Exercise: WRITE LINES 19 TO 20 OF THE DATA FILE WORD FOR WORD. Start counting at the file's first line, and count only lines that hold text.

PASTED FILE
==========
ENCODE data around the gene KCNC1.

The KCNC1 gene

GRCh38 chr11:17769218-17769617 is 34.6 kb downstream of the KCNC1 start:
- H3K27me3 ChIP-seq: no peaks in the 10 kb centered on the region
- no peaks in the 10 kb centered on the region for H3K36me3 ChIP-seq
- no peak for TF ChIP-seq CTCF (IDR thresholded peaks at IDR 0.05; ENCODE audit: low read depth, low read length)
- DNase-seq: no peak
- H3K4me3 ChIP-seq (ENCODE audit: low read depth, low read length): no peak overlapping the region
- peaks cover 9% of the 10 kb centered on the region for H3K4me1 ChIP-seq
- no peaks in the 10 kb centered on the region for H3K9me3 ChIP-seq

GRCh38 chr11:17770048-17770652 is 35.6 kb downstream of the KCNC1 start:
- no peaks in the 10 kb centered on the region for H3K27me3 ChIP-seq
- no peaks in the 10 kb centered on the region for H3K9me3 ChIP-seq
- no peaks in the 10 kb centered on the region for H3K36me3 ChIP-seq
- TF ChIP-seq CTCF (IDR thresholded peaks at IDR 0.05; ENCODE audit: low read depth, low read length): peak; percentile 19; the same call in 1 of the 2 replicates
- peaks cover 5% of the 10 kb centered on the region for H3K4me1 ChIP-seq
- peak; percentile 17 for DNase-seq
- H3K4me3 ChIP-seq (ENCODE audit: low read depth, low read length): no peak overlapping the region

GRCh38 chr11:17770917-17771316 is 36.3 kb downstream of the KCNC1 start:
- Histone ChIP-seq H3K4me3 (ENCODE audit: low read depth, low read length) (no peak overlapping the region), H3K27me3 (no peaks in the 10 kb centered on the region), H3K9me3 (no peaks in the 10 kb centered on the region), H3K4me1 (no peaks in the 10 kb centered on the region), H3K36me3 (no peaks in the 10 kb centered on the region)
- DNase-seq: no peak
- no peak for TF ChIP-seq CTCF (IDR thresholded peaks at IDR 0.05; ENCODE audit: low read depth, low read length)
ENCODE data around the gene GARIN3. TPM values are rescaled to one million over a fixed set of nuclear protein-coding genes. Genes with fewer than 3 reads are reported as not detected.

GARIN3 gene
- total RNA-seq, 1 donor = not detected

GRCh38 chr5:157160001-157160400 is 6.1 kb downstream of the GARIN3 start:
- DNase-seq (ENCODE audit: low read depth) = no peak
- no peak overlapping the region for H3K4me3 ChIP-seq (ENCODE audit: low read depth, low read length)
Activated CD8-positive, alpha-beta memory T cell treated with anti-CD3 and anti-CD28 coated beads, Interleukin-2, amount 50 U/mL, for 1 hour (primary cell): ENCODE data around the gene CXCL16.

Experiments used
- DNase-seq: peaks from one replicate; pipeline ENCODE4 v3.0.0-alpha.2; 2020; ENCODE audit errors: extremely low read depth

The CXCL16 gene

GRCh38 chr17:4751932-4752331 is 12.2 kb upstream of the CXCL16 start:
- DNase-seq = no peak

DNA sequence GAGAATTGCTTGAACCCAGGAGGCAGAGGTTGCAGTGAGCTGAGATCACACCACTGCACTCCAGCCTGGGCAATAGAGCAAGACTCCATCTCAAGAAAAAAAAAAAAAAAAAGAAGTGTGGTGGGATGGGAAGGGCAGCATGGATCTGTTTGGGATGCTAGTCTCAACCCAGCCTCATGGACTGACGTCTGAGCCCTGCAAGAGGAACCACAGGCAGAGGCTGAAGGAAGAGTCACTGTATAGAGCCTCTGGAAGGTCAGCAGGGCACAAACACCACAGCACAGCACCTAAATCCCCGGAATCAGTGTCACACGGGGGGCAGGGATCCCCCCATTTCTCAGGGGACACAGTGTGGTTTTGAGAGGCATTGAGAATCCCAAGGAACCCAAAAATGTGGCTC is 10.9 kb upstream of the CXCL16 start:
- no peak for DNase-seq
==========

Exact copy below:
GRCh38 chr11:17770917-17771316 is 36.3 kb downstream of the KCNC1 start:
- Histone ChIP-seq H3K4me3 (ENCODE audit: low read depth, low read length) (no peak overlapping the region), H3K27me3 (no peaks in the 10 kb centered on the region), H3K9me3 (no peaks in the 10 kb centered on the region), H3K4me1 (no peaks in the 10 kb centered on the region), H3K36me3 (no peaks in the 10 kb centered on the region)